Connect to cloud services (FREE ALL)
GitLab CI/CD supports OpenID Connect (OIDC) to give your build and deployment jobs access to cloud credentials and services. Historically, teams stored secrets in projects or applied permissions on the GitLab Runner instance to build and deploy. OIDC capable ID tokens are configurable in the CI/CD job allowing you to follow a scalable and least-privilege security approach.
In GitLab 15.6 and earlier, you must use
CI_JOB_JWT_V2 instead of an ID token,
but it is not customizable. In GitLab 14.6 an earlier you must use the
CI_JOB_JWT, which has limited support.
- Account on GitLab.
- Access to a cloud provider that supports OIDC to configure authorization and create roles.
ID tokens support cloud providers with OIDC, including:
- HashiCorp Vault
NOTE: Configuring OIDC enables JWT token access to the target environments for all pipelines. When you configure OIDC for a pipeline, you should complete a software supply chain security review for the pipeline, focusing on the additional access. For more information about supply chain attacks, see How a DevOps Platform helps protect against supply chain attacks.
- Removes the need to store secrets in your GitLab group or project. Temporary credentials can be retrieved from your cloud provider through OIDC.
- Provides temporary access to cloud resources with granular GitLab conditionals including a group, project, branch, or tag.
- Enables you to define separation of duties in the CI/CD job with conditional access to environments. Historically, apps may have been deployed with a designated GitLab Runner that had only access to staging or production environments. This led to Runner sprawl as each machine had dedicated permissions.
- Allows shared runners to securely access multiple cloud accounts. The access is determined by the JWT token, which is specific to the user running the pipeline.
- Removes the need to create logic to rotate secrets by retrieving temporary credentials by default.
How it works
Each job can be configured with ID tokens, which are provided as a CI/CD variable containing the token payload. These JWTs can be used to authenticate with the OIDC-supported cloud provider such as AWS, Azure, GCP, or Vault.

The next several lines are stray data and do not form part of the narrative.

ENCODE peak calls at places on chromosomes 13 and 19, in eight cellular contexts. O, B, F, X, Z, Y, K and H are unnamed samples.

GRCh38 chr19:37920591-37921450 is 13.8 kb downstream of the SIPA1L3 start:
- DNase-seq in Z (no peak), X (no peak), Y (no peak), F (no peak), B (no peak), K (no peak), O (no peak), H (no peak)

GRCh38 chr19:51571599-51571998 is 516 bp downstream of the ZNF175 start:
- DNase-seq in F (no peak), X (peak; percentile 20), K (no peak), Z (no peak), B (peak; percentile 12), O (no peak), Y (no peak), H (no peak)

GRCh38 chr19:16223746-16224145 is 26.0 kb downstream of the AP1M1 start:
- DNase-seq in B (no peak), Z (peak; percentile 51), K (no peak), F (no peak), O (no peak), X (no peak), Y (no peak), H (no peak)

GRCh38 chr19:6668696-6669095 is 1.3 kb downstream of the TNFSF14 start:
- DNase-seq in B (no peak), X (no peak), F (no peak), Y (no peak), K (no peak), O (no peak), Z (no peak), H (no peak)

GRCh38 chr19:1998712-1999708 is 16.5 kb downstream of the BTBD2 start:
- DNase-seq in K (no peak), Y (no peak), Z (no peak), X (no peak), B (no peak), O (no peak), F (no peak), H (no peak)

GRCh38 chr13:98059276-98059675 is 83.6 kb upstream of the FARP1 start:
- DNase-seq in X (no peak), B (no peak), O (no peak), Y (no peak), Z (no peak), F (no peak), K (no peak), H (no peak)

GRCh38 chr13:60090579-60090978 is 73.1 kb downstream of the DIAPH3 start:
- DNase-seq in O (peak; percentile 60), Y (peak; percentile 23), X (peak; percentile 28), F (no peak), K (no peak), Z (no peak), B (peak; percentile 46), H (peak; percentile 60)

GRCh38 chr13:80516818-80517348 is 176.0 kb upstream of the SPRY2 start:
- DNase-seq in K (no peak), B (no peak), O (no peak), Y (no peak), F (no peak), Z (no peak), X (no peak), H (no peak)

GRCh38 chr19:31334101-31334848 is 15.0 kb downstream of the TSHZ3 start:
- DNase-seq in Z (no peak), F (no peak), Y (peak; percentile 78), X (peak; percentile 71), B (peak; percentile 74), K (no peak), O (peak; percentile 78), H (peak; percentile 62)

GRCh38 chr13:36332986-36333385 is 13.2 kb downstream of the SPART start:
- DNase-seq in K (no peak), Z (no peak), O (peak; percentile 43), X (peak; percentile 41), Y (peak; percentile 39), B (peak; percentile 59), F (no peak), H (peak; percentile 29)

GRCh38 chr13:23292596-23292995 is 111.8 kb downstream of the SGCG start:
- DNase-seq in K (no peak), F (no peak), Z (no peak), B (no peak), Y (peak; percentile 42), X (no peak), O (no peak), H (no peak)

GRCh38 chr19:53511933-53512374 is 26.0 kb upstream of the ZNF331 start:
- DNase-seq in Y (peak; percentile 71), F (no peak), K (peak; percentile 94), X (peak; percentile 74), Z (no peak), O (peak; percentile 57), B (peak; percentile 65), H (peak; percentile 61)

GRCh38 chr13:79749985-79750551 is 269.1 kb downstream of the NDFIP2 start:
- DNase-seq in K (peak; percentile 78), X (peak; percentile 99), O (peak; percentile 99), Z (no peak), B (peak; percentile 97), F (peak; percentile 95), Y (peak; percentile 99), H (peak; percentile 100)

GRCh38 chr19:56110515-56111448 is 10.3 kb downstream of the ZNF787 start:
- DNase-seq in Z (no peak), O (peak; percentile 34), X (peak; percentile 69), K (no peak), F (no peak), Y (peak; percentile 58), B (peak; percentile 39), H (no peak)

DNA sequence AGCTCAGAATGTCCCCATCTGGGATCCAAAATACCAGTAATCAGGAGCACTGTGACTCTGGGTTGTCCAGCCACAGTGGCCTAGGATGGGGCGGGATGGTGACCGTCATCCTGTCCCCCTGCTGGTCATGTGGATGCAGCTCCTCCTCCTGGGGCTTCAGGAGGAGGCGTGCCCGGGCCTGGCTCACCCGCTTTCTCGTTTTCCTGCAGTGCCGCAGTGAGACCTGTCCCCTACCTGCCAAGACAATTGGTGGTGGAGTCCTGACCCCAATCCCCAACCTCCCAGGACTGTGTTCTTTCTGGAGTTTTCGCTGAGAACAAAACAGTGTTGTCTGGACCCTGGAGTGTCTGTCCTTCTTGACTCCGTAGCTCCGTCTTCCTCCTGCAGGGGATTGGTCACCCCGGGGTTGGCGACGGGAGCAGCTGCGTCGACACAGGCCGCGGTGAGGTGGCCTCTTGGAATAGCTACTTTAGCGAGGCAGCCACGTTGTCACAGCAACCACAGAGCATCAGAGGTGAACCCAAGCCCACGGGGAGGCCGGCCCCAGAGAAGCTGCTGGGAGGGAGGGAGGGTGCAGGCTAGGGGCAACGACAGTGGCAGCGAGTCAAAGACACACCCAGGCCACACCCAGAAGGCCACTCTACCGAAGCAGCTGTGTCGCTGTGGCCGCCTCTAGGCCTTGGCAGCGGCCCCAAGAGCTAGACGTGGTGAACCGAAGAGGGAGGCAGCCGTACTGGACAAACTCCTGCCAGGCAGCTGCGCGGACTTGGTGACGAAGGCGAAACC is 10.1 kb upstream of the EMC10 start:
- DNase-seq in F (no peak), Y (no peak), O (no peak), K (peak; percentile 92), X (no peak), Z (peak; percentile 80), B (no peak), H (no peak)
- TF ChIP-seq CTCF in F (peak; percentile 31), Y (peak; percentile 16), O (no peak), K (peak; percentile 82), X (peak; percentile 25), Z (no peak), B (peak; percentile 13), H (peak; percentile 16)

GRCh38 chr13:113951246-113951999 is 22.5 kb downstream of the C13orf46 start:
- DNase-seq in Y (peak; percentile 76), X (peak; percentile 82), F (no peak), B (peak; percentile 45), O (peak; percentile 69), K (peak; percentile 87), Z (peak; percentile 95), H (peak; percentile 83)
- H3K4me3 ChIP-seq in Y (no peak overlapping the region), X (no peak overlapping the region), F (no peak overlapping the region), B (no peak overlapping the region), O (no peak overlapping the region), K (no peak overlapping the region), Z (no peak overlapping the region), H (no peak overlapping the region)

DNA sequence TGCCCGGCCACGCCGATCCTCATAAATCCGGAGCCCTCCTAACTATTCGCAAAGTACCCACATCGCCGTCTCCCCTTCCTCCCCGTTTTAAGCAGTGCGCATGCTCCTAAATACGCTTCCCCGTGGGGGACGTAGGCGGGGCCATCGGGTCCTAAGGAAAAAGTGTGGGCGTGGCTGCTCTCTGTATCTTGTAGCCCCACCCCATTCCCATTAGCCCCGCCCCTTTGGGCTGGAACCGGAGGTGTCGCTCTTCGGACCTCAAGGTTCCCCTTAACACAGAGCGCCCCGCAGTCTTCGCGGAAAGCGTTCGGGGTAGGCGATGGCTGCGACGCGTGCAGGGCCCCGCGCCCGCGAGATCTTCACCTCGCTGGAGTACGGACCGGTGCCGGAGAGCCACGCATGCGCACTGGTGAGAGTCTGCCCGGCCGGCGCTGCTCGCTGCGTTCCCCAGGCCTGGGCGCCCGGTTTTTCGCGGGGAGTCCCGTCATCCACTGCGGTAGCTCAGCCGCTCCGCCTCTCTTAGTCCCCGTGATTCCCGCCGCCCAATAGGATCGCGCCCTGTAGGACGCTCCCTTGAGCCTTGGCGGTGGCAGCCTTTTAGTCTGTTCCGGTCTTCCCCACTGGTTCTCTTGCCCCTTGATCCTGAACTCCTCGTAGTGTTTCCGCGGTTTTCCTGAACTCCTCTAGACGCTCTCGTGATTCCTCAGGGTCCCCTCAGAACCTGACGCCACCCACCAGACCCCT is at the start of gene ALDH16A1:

Note right of Cloud: Create OIDC identity provider
Note right of Cloud: Create role with conditionals
Note left of GitLab: CI/CD job with ID token
GitLab->>+Cloud: Call cloud API with ID token
Note right of Cloud: Decode & verify JWT with public key (https://gitlab.com/oauth/discovery/keys)
Note right of Cloud: Validate audience defined in OIDC
Note right of Cloud: Validate conditional (sub, aud) role
Note right of Cloud: Generate credential or fetch secret
Cloud->>GitLab: Return temporary credential
Note left of GitLab: Perform operation
- Create an OIDC identity provider in the cloud (for example, AWS, Azure, GCP, Vault).
- Create a conditional role in the cloud service that filters to a group, project, branch, or tag.
- The CI/CD job includes an ID token which is a JWT token. You can use this token for authorization with your cloud API.
- The cloud verifies the token, validates the conditional role from the payload, and returns a temporary credential.
Configure a conditional role with OIDC claims
To configure the trust between GitLab and OIDC, you must create a conditional role in the cloud provider that checks against the JWT. The condition is validated against the JWT to create a trust specifically against two claims, the audience and subject.
aud: Configured as part of the ID token:
job_needing_oidc_auth: id_tokens: OIDC_TOKEN: aud: https://oidc.provider.com script: - echo $OIDC_TOKEN
sub: A concatenation of metadata describing the GitLab CI/CD workflow including the group, project, branch, and tag. The
subfield is in the following format:
|Filter to main branch
|Filter to any branch
|Filter to specific project
|Filter to all projects under a group
|Filter to a Git tag
OIDC authorization with your cloud provider
To connect with your cloud provider, see the following tutorials: